In similar community dynamics, the great temptation of the dreamer is to give up dreaming, and stop telling the dreams to friends. But if we do not tell our wildest dreams and vocations to anyone anymore, soon the day will come when we can no longer dream: we close our eyes to see more, and nothing happens. As long as we have someone to tell our dreams to, we still have friends (friendship is also the “place” where we can tell our biggest dreams to each other, reciprocally). Joseph told his dreams to his brothers because he considered them his friends; he was young and he trusted them (which younger brother does not trust the elder brothers?). Betraying or perverting a dream told by a friend-brother is the first crime against friendship and brotherhood (that thus remains only a matter of blood). When the envy of others snatches the colourful coat from us and kills our dreams within us, communities begin an inexorable moral and spiritual decline. And the dreamer is turned off, gets saddened, is lost.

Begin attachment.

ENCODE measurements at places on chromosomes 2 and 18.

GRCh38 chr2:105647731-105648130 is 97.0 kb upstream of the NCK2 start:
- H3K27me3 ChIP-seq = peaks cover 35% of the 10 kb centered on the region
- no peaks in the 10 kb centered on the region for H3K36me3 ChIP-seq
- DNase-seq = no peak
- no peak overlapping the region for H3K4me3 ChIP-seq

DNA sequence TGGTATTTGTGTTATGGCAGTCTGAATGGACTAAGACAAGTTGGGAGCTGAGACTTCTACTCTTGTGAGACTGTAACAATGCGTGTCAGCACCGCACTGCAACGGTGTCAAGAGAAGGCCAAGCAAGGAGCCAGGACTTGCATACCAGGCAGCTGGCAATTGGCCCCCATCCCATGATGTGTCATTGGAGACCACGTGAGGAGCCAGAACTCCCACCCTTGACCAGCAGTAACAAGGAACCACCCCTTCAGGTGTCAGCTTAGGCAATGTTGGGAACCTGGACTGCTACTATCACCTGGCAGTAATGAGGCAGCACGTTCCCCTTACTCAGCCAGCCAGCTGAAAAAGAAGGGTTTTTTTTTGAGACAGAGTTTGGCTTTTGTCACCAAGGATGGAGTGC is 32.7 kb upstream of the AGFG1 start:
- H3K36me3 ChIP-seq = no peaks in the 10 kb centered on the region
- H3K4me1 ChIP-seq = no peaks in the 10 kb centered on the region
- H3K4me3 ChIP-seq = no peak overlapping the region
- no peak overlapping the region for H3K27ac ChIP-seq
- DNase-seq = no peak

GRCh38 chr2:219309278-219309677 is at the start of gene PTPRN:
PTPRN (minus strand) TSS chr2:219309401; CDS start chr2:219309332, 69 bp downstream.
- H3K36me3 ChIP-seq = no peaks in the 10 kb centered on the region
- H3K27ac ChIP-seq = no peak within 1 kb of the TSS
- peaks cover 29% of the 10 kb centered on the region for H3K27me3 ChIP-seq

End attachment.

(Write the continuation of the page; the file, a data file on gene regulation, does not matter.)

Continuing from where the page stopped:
Joseph did not stop to tell his dreams – and eventually those dreams he had told saved his brothers, too.
by Luigino Bruni
published in Avvenire on 15/06/2014